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Keystone Pipeline: The Controversy Continues

Keystone Pipeline: The Controversy Continues

The proposed Keystone XL pipeline has been an on-again, off-again proposition for several years, and it’s currently off again after President Joe Biden recently signed an executive order pulling the plug on the controversial project.

The pipeline would transport oil pumped from Alberta’s corrosive tar sands over environmentally sensitive land and through, for instance, lands belonging to Native American tribes that oppose the project. Biden’s decision to axe the pipeline, which was based primarily on environmental concerns, has also revved up proponents of the project who decry the loss of jobs and, as some have charged, the undercutting of America’s bid for energy independence.

The arguments are familiar and don’t really need to be rehashed here in greater detail.

We can, however, offer a generalized local perspective since the Yankton area already has its own Keystone pipeline from Alberta. It was constructed a decade ago by TransCanada (now TC Energy) and it did leave an impact.

First off, one thing it didn’t leave was thousands of jobs. It certainly brought in a small army of workers, but most of them hailed from places like Texas and Oklahoma. There were a few local people hired for some lower-end, lower-paying jobs. None of these jobs were permanent: The workers were here and then they were gone, and the part-time help vanished. It did leave behind one or two permanent jobs. So, when people talk about the 10,000 or 20,000 (or more) jobs that would be created by the Keystone XL pipeline project, bear in mind that those would be fleeting jobs. Ultimately, the entire project was expected to create a total of about 50 permanent, full-time jobs, some of which would be located in Canada, according to the Oklahoma City Daily Oklahoman.

However, this isn’t to say the workers didn’t have an impact when they were in the Yankton area. They had to eat and shop during their time here, and that boosted Yankton’s local revenues. Coming as it did amid the Great Recession, the economic bump was a welcomed plus as long as it lasted.

Also, it left behind a continuing economic impact in terms of property tax valuation. According to the TC Energy website, the company accrued $6 million in property taxes across 17 South Dakota counties as of 2017 (the latest year available). It is still feeding the coffers in those counties.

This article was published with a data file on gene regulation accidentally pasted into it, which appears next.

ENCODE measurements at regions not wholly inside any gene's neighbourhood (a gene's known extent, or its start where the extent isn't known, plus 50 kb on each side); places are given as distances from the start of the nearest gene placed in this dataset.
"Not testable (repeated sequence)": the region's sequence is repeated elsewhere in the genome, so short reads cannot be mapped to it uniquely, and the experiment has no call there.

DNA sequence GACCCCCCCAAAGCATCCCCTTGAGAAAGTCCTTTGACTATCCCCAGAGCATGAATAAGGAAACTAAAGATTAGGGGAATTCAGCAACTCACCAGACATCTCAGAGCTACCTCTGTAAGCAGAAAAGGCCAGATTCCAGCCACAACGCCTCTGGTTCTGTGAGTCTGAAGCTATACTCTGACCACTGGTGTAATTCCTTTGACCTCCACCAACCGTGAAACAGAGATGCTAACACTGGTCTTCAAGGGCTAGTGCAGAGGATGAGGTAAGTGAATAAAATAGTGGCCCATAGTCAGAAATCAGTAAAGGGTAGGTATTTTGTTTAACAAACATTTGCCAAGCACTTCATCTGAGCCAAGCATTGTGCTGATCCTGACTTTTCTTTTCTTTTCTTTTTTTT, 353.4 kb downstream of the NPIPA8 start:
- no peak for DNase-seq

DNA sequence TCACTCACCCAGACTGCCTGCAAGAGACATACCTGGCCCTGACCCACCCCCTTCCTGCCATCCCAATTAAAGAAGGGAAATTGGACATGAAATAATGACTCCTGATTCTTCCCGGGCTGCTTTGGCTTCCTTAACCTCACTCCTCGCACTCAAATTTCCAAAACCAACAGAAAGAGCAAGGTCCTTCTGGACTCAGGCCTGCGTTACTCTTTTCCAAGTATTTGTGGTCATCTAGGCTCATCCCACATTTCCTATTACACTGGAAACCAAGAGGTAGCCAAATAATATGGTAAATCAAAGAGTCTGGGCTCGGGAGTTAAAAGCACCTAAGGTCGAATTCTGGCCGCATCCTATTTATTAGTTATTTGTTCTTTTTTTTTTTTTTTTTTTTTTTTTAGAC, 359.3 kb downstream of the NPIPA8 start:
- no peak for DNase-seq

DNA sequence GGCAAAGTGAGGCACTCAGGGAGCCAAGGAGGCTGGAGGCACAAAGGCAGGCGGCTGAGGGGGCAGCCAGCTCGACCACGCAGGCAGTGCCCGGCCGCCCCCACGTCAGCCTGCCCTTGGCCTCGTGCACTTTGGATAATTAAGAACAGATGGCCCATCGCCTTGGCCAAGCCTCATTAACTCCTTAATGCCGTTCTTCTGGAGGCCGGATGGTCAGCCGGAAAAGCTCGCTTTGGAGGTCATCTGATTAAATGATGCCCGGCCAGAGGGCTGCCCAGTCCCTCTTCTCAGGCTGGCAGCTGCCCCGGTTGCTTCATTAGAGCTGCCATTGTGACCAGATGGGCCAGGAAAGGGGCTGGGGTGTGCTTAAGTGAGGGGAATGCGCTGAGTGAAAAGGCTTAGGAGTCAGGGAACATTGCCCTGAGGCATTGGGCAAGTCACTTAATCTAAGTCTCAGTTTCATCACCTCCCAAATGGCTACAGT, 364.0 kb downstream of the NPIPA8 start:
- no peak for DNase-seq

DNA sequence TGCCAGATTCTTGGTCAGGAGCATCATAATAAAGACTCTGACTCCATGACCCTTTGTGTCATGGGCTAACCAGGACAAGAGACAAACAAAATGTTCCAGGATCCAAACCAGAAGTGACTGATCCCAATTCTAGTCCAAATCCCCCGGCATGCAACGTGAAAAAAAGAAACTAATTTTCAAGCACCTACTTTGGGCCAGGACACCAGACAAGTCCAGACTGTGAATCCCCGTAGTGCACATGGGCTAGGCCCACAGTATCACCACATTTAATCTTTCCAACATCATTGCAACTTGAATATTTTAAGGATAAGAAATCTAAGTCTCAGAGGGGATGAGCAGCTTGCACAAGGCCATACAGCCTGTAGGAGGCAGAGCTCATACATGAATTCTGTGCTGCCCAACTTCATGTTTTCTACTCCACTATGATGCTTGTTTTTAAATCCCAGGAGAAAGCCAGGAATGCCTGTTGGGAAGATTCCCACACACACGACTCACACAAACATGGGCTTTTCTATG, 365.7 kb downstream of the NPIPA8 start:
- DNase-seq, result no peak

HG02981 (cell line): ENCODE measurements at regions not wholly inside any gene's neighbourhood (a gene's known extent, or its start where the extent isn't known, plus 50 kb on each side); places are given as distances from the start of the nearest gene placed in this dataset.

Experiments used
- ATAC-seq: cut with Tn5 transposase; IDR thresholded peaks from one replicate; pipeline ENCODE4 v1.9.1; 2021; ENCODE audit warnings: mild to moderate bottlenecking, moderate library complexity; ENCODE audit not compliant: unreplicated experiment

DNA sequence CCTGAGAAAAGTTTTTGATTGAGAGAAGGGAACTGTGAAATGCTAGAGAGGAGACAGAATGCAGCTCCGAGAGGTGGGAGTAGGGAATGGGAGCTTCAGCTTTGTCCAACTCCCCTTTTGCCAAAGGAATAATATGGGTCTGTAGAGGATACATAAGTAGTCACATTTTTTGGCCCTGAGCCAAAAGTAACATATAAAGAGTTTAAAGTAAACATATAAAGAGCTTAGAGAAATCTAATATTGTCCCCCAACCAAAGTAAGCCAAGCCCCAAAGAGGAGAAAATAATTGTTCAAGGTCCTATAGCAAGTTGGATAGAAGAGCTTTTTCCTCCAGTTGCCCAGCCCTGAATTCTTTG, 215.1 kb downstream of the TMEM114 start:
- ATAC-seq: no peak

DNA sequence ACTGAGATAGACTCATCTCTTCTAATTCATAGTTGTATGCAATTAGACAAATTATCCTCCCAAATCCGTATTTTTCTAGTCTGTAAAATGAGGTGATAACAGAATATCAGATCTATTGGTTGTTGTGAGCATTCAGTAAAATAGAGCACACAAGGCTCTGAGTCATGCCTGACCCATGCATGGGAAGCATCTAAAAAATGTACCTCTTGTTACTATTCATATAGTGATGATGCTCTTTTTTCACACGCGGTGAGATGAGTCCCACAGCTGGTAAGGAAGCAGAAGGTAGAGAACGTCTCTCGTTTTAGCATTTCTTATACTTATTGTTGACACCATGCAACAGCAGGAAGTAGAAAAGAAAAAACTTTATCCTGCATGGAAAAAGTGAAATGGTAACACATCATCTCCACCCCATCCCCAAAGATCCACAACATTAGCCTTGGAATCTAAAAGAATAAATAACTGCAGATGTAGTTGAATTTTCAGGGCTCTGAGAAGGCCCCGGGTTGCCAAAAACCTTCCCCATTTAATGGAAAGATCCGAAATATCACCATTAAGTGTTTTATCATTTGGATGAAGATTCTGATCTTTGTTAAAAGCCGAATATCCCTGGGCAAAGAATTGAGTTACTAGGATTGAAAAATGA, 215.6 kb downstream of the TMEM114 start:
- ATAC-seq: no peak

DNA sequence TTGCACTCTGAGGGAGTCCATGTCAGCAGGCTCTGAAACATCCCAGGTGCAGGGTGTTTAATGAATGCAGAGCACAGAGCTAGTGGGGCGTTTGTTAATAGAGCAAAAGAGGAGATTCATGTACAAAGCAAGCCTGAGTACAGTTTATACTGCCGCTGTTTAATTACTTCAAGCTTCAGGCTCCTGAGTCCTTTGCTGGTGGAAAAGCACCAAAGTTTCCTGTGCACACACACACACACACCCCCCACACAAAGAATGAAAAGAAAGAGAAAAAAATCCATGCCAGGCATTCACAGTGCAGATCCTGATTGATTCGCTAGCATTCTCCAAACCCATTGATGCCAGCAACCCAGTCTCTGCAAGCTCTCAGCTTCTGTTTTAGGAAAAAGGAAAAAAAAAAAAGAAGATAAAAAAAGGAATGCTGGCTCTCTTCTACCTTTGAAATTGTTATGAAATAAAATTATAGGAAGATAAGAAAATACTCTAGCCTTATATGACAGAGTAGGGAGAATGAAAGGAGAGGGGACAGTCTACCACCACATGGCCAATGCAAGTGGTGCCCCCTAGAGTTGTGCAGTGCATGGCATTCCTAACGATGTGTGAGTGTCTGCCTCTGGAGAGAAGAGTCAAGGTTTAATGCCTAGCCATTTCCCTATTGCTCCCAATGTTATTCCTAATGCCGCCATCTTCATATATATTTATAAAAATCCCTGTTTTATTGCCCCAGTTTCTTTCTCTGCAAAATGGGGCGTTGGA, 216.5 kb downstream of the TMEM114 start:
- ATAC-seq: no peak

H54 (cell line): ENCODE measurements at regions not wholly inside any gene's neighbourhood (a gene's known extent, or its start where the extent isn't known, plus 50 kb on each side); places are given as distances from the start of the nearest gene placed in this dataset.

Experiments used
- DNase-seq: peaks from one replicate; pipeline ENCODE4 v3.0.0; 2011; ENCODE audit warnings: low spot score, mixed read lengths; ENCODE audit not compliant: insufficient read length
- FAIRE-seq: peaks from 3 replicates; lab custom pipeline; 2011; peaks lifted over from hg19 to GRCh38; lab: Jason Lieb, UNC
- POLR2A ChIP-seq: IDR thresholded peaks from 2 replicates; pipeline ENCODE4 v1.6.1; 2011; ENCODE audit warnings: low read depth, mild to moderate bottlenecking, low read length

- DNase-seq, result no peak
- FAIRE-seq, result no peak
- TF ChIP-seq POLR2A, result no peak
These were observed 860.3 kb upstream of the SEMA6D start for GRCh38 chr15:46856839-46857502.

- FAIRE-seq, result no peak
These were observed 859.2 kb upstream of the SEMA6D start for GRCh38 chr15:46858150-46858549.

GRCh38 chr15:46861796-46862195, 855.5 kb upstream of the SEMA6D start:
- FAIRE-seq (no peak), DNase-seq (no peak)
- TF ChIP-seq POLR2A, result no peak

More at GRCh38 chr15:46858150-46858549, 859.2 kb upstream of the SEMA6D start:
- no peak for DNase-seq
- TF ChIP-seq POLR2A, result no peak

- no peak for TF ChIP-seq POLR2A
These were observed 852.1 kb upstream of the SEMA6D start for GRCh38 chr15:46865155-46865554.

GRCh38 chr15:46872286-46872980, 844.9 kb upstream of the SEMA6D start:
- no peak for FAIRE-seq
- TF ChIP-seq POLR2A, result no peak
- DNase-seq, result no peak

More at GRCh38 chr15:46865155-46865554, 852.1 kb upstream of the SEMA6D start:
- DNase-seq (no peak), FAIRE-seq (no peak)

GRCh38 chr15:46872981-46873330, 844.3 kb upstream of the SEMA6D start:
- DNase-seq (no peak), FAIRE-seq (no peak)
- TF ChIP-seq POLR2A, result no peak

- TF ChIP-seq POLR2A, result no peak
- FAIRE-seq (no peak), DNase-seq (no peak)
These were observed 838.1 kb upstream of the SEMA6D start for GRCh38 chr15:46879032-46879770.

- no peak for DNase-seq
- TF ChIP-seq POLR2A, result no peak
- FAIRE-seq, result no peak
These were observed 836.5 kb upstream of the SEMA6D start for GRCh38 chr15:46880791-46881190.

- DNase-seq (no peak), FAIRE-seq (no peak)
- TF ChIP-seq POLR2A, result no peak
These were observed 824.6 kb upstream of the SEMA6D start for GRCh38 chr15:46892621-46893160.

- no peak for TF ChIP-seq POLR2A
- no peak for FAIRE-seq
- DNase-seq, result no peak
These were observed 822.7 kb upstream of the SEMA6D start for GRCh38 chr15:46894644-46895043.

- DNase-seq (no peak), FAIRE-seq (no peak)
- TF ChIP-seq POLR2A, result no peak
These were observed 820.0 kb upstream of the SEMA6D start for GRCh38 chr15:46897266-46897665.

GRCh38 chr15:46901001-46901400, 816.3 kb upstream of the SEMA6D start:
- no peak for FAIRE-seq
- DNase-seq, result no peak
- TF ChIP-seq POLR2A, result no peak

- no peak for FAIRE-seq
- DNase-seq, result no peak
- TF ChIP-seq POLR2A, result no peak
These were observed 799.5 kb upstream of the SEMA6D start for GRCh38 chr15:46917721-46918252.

The environmental and energy aspects are more problematic.

The pipeline does have a history of leaks. There was a 16,800-gallon leak east of Menno in 2016; a 407,000-gallon leak near Aberdeen in 2017; and a 380,000-gallon leak in North Dakota in 2019. There have also been several tiny leaks, including a 10-gallon leak near Hartington, Nebraska, and a five-gallon leak near Freeman, both in 2010. Since the pipeline projects move across, above and below environmentally sensitive areas — at Yankton, the pipeline runs underneath the Missouri River — environmentalists have real concerns.

Also, how vital the Keystone project is to America’s energy future is debatable. The current world oil market is stabilized because of OPEC production cuts spurred by a supply glut created by the COVID-19 pandemic along with the fact that an increasing number of industries and individuals are shifting to renewable energy sources. Fossil fuel simply isn’t the wave of the long-term future — consider GM’s announcement last week to phase out gas and diesel engines in favor of electric engines by 2035 — although the need for petroleum, while steadily diminishing, will likely never completely disappear. Thus, it may seem odd that some prominent officials are fervently doubling down on the matter. It could be argued that the longer the Keystone project is delayed, the less relevant it becomes.

Finally (and apart from the local take), the Keystone XL pipeline is also about neighbors. Biden’s decision is being fiercely criticized by South Dakota officials who, either way, will also have to deal with the tribes, other landowners and local groups who oppose the project and will still be here whether the pipeline is built or not.

Controversy seems to be the one constant with this issue, and that will never change until the matter is finally settled, once and for all. Biden’s decision ends yet another chapter in this back-and-forth story, and the battle will likely stagger on.

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